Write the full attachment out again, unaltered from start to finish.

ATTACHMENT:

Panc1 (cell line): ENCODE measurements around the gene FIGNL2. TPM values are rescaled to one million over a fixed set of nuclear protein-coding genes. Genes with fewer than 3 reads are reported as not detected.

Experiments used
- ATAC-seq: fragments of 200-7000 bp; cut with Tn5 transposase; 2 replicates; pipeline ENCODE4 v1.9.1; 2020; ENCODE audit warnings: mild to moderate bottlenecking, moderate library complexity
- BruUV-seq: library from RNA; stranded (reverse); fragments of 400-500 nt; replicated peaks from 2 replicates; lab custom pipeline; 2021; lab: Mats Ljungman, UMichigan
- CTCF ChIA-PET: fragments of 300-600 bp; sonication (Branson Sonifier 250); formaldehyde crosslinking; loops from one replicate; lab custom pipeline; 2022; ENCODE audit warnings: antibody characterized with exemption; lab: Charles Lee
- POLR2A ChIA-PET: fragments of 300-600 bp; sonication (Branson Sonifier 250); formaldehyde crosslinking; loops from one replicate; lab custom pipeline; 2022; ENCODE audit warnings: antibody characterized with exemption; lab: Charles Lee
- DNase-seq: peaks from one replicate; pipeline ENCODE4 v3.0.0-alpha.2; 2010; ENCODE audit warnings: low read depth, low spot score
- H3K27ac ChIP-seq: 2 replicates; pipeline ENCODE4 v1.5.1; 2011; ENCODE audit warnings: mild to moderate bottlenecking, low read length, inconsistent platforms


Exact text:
Panc1 (cell line): ENCODE measurements around the gene FIGNL2. TPM values are rescaled to one million over a fixed set of nuclear protein-coding genes. Genes with fewer than 3 reads are reported as not detected.

Experiments used
- ATAC-seq: fragments of 200-7000 bp; cut with Tn5 transposase; 2 replicates; pipeline ENCODE4 v1.9.1; 2020; ENCODE audit warnings: mild to moderate bottlenecking, moderate library complexity
- BruUV-seq: library from RNA; stranded (reverse); fragments of 400-500 nt; replicated peaks from 2 replicates; lab custom pipeline; 2021; lab: Mats Ljungman, UMichigan
- CTCF ChIA-PET: fragments of 300-600 bp; sonication (Branson Sonifier 250); formaldehyde crosslinking; loops from one replicate; lab custom pipeline; 2022; ENCODE audit warnings: antibody characterized with exemption; lab: Charles Lee
- POLR2A ChIA-PET: fragments of 300-600 bp; sonication (Branson Sonifier 250); formaldehyde crosslinking; loops from one replicate; lab custom pipeline; 2022; ENCODE audit warnings: antibody characterized with exemption; lab: Charles Lee
- DNase-seq: peaks from one replicate; pipeline ENCODE4 v3.0.0-alpha.2; 2010; ENCODE audit warnings: low read depth, low spot score
- H3K27ac ChIP-seq: 2 replicates; pipeline ENCODE4 v1.5.1; 2011; ENCODE audit warnings: mild to moderate bottlenecking, low read length, inconsistent platforms